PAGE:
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Adjust Your Hustle

Tech Worker

We hear so much these days about the ‘pivot’. Faced with unprecedented health and economic crises, small businesses and freelancers are hunkering down to weather the storm. Many are panicking, understandably. Those who can are using the opportunity to shift their focus to the things they can do: becoming more useful, more disciplined and more prepared to safely get back to work when it’s time to do so.

I’m most grateful that I’m healthy and that my very large, far-flung family is as well. Number one priority for me has been to stay healthy and to keep my business healthy as possible.

I’ve had more family time than I’m used to, and it’s been both challenging and rewarding. My daughter Maggie is 13 and in seventh grade. She’s not the World’s Biggest Fan of online learning and misses her friends, but by now she’s turned into a bit of a corporate lawyer: from waking up at 5:30 to get work done before her school day starts, to pausing her earbuds, forefinger raised, to tell her parents that “I’ve got back to back Zooms from 9:30 to noon; I’ll catch up with you for lunch before my 1 o’clock.”

I’ve been using my time to brush up on skills—taking a handwriting course, of all things, and studying Russian again—and to work on new ones, like shooting video and editing in Premiere Pro.  That’s been fun and I’ll have more work to show soon.

It’s also been a welcome opportunity to re-edit my work and website. I’m embarrassed to say how long it’s been since my last major website portfolio update, but it’s not for lack of new work.  Finally I’m incorporating personal and client images from the past couple of years and can’t wait to reveal those soon. As I refocus my marketing and other business systems, I’m streamlining things to make my workflows easier and my client experience better.

My studio is clean, organized and prepped for reopening. I’ve even done a few no-contact and social-distancing client shoots this week, following the state guidelines as service businesses like mine reopen.

In this time of social distancing, the most surprising and unexpected benefit has been connecting (and reconnecting) with friends and family sadly too long neglected (by me, usually, not by them): a high school friend now serving in the Navy in Spain (a nurse, no less); my octogenarian Uncle Michael in Washington State who proudly wears a ponytail; former newspaper colleagues around the country.  I love Virtual Happy Hours….a bit too much. I’ve learned not to schedule more than two of these in a weekend.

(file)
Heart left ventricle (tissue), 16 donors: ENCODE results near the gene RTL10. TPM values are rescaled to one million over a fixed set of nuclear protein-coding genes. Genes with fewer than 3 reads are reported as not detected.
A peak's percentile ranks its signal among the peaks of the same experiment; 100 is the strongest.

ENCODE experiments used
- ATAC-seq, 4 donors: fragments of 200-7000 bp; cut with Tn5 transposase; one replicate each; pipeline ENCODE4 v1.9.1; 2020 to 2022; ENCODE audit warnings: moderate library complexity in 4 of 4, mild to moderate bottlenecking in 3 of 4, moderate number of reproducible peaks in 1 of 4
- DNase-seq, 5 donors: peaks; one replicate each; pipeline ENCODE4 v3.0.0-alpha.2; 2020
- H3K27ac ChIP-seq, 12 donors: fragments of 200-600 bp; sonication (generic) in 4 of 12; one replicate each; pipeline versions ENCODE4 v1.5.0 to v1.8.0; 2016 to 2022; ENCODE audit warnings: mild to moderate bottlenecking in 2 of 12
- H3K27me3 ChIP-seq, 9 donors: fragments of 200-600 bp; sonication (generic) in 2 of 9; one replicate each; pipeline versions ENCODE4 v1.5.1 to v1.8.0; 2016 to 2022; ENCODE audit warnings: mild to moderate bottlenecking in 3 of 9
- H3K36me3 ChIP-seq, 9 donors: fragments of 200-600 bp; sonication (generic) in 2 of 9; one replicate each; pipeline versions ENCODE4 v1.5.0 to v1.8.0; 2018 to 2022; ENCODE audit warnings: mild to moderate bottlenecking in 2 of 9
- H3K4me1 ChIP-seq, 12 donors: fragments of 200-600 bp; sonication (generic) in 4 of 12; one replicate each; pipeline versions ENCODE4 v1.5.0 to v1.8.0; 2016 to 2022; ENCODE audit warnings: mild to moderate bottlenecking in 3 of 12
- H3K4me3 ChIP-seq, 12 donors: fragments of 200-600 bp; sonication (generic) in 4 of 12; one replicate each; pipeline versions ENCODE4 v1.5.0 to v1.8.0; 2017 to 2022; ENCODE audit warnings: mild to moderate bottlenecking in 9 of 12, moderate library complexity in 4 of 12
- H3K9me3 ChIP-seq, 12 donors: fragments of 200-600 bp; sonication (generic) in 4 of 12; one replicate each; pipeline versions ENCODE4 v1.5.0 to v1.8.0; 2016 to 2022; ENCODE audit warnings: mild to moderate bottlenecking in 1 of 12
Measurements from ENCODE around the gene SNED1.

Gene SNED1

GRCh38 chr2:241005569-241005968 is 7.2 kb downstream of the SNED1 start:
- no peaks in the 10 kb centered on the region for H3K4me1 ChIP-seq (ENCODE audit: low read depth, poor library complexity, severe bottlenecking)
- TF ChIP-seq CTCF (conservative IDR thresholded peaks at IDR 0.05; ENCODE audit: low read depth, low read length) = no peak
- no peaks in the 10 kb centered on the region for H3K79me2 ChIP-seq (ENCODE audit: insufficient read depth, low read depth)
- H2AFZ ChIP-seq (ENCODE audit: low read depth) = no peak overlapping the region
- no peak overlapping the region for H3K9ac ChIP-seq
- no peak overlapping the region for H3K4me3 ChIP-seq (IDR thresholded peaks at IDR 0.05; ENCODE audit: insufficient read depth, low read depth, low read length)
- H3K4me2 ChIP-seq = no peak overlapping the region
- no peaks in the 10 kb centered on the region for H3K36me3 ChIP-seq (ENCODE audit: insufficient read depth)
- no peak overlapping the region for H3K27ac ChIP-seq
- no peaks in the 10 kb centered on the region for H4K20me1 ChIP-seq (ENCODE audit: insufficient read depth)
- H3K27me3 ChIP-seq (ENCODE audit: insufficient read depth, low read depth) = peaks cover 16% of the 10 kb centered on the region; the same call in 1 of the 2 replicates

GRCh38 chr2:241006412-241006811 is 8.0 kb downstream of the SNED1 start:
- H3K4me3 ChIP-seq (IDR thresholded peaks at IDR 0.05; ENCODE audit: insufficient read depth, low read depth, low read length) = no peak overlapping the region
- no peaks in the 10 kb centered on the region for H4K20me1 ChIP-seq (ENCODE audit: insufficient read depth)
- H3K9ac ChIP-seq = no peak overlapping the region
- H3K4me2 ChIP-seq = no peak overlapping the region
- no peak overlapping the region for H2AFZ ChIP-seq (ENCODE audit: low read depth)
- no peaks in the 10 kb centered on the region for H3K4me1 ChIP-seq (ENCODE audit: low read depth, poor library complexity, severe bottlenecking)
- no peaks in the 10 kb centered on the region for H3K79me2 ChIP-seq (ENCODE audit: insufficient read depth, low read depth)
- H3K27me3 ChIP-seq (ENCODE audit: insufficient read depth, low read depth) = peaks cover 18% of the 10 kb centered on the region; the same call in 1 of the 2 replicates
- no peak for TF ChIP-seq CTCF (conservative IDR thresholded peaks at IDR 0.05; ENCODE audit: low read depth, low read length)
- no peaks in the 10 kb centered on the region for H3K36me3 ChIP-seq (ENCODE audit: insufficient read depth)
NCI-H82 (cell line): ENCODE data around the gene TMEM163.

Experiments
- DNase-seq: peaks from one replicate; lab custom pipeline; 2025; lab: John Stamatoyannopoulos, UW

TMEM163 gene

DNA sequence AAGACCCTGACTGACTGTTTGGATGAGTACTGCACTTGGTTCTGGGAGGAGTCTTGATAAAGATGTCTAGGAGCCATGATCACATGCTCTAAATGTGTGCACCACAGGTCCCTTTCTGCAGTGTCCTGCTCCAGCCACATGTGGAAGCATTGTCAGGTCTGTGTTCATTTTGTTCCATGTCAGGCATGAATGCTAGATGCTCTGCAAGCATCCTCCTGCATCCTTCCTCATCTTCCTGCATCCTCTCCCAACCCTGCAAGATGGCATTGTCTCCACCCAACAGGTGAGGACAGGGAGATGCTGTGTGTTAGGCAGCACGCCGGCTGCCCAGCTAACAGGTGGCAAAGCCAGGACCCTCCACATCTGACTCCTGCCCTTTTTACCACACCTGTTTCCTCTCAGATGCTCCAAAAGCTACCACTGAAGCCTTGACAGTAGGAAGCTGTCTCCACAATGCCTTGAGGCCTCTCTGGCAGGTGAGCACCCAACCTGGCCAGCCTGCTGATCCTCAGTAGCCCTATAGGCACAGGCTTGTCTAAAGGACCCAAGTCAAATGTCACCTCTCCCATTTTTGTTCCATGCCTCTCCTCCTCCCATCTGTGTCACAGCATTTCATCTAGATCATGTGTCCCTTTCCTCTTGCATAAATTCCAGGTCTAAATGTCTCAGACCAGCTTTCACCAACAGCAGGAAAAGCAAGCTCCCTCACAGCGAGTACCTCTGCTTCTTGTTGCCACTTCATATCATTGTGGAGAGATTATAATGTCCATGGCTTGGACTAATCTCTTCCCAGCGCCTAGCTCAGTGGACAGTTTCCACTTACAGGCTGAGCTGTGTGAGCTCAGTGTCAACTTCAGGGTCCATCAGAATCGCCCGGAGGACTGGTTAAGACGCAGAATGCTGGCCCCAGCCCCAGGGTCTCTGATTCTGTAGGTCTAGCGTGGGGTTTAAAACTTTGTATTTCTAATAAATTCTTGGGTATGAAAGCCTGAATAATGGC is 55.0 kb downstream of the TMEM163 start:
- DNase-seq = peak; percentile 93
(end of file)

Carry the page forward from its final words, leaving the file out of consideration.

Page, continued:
In April, I helped to form a group of fellow creatives located around the world. We meet weekly to discuss marketing, how to elevate our work and our value, and to hold each other accountable. The group includes a photographer from Montreal; a Florida filmmaker; a podcaster and a designer, both from Portugal; a Budapest furniture designer and a German copywriter. After just one month, it’s become a hugely valuable part of my week and one positive outcome of this strange time that I plan to continue long after the pandemic ends.


I’ve realized that just because the world slows down, there is work to be done: maintaining health, relationships, and working hard to pivot your business, your career and your skills.  I’m adjusting my hustle, though more work needs to be done.  

Now if I can just wean myself off of these happy hours, I think I’ll be in good shape.


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Showcase: Dove Tail Bats

Dove Tail Bats by Fitzgerald Photo

During the past two months I’ve been busy with ongoing projects, especially with video production of work I started before the stay-at-home orders shut things down.

I love the impact of the still image and it’s my primary way of telling stories visually. Often, a crafted campaign built on remarkable still imagery is the most effective and impactful way to tell a story. Other times, a single still image alone isn’t sufficient and that’s when I turn, increasingly, to video storytelling.